This book really is a gorgeous package. Every single recipe is photographed beautifully and prefaced by a personal story about its history, invention or method, which makes it a great sofa read as well as informative cook book. Yet it’s practical and straightforward too: it’s littered with helpful extra cooking notes and I’m pleased to see that no recipe appears to be particularly long or complex. Deb has several techniques that save time but don’t sacrifice flavour, like cutting ratatouille vegetables into thin slices with a mandolin so they cook quicker. A giant bonus is that the publishers have made the effort to convert the entire book – ingredients, measurements and technique names – from U.S to British English, so everything is immediately familiar without having to Google what the heck ‘broiling’ is or how much a cup is.
I haven’t even mentioned the rather sizeable puddings section yet as I’m on a semi-diet, but yes: the puddings look immense too.
I always think it’s a good sign when I flick through a new cook book and immediately earmark about 90% of the recipes as ‘must make soon’, and even better to find I already have the ingredients for several of them in the house already! It’s the kind of book that I will find myself reaching for midweek inspiration as well as for ‘occasion’ cooking. Needless to say, I highly recommend it to everyone. It’s out now: order it here for just £11.
An advance copy was sent to me by the publishers for review.
I’m not usually a big fan of fakey meat products – I mean, I’m vegetarian for good reason – but there’s something about the cold weather that makes it appealing to fall back on simple protein-based stews and casseroles for dinner. I made up this recipe when my decidedly-omnivorous sister came round as a substitute for a similar dish that my mum makes, and it turned out really nice. It’s not very photogenic I’m afraid, but it does taste much better than it looks!
A classic combo of mushrooms, thyme, and white wine is given texture by the Quorn, which is torn into irregular pieces to give a – dare I say – meatier texture. Low fat creme fraiche gives acidity and a nice saucy base – you could swap it for half or full fat sour cream for a creamier, more decadent result. Mustard gives the whole thing a final warming kick, and serve with buttery mash for ultimate comfort factor. Give it a go!
Lucky me – the Tate Modern invited me to a press preview of their new Lichtenstein retrospective on Monday. He’s one of my favourite artists so it was quite a treat to get a quiet(er) viewing of the show before the crowds. Oh, and I was allowed to snap photos!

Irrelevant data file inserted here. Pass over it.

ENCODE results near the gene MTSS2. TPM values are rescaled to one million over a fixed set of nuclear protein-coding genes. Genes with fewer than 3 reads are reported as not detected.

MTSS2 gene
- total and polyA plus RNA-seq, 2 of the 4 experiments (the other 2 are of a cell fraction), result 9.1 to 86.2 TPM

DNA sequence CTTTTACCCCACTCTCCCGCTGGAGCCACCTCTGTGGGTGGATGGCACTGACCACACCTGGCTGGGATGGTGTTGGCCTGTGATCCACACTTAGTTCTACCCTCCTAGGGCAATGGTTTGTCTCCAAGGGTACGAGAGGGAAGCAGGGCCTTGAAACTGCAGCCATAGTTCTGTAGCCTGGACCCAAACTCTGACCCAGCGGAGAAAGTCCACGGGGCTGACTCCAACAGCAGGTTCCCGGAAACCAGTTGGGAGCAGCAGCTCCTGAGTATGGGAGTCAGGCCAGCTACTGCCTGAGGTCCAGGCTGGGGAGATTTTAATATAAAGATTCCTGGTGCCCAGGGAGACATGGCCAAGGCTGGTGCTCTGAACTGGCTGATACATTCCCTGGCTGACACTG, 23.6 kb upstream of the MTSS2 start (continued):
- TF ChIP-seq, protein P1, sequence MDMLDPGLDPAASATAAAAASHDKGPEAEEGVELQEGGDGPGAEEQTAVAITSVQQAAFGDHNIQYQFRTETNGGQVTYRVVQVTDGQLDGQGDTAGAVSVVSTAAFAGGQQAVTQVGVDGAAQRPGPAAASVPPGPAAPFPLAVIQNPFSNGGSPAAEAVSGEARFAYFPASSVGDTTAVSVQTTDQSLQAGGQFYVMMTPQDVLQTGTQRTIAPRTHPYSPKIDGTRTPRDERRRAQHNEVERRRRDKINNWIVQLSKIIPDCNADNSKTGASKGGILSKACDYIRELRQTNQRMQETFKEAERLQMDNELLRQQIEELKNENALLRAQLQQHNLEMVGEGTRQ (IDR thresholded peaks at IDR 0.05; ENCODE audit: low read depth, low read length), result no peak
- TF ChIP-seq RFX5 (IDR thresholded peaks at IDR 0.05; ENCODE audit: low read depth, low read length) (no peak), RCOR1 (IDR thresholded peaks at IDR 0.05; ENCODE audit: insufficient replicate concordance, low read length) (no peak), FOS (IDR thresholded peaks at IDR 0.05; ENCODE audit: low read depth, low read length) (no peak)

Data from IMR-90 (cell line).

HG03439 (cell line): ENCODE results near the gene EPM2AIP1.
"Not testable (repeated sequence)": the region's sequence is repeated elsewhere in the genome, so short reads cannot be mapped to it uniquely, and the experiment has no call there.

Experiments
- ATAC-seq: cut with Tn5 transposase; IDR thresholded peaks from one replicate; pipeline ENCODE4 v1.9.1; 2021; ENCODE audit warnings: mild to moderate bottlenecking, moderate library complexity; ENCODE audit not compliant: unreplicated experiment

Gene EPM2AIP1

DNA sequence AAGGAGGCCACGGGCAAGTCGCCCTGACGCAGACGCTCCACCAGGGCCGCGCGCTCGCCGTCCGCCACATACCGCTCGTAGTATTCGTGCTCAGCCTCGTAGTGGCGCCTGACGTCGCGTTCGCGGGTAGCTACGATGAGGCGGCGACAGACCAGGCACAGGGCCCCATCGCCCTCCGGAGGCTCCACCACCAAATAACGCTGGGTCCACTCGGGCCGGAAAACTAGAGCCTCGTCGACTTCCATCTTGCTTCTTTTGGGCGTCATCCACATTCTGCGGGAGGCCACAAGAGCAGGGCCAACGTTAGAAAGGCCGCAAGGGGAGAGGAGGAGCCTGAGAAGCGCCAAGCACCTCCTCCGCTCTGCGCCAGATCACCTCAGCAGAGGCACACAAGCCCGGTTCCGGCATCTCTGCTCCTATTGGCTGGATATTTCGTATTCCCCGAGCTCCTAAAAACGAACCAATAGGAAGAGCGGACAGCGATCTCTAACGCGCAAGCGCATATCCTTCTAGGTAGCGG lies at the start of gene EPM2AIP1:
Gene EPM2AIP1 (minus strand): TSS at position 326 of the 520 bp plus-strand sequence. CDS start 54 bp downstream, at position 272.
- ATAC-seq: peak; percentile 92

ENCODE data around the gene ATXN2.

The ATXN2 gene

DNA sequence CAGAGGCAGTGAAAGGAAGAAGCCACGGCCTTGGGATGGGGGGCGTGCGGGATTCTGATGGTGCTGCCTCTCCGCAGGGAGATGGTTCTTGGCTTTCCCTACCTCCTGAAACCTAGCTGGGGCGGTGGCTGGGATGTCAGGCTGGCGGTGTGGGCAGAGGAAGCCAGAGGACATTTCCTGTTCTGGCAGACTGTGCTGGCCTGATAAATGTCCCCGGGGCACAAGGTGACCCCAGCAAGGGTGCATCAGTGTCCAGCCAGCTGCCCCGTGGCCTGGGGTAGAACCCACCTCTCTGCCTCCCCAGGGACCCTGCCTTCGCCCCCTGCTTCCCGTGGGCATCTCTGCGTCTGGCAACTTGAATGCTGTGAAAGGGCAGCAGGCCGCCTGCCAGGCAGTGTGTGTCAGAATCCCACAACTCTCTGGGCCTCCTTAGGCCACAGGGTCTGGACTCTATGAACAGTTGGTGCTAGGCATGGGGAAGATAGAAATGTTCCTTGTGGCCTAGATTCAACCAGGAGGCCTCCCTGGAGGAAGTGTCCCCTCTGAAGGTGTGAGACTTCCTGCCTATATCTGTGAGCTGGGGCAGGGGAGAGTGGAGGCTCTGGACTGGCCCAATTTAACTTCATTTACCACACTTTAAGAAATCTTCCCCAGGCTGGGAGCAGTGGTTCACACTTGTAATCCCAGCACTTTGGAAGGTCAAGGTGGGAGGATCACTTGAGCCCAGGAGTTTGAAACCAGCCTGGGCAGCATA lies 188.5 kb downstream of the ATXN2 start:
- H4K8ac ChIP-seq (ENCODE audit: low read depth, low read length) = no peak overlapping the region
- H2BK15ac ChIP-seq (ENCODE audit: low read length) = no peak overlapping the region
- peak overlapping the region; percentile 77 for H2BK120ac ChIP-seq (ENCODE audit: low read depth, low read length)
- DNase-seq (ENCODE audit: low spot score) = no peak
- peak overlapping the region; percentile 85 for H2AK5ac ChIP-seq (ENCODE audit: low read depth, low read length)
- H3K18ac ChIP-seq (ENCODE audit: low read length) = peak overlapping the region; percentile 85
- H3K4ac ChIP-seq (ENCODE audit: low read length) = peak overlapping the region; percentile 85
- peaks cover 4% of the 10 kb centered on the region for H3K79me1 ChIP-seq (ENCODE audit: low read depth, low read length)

Besides the comic-strip ‘war and romance’ pieces he’s best known for, this show does a great job of displaying the other sides to Lichtenstein’s work, and across 13 rooms charts out the many phases he evolved through during his life’s work.
I’m just loving the Selected line of clothing: nearly every piece is a classic with a twist – wearable, elegant and comfortable. Perfect for building that elusive capsule wardrobe. I’m even plotting if I can make recreations of some of these pieces myself… funny how when you start sewing you want to make everything yourself from now on.
I adore these elegant monochromedresses. The first one looks like it’d be pretty easy to recreate – just a wrap with wide kimono sleeves, so no fastenings to worry about.
Little black dress made more interesting with texture and a low tied back. Again an easy elastic-waist shape to copy.
Sweatpants that are almost acceptable to wear outside – right? I definitely want to tackle sewing trousers soon, but crotches scare me.
I was VERY excited to get an email from darling Islington sew shop Ray Stitch, asking if I’d like to try out one of their new sewing classes. Ray Stitch is the loveliest little shop: a cave of beautiful fabrics, notions and supplies alongside a little cafe with excellent coffee and cakes. They now offer evening classes which cover the whole gamut of sewing, from beginners’ machine skills to pattern cutting, quilting and soft furnishings.
I took the Tea Dress class as I already know my way around a machine but wanted to learn how to cut and follow a pattern having never done it before. The dress also has some little details like bias binding, an elastic-channel waist and peter pan collar which I thought would be great techniques to learn and apply to other projects.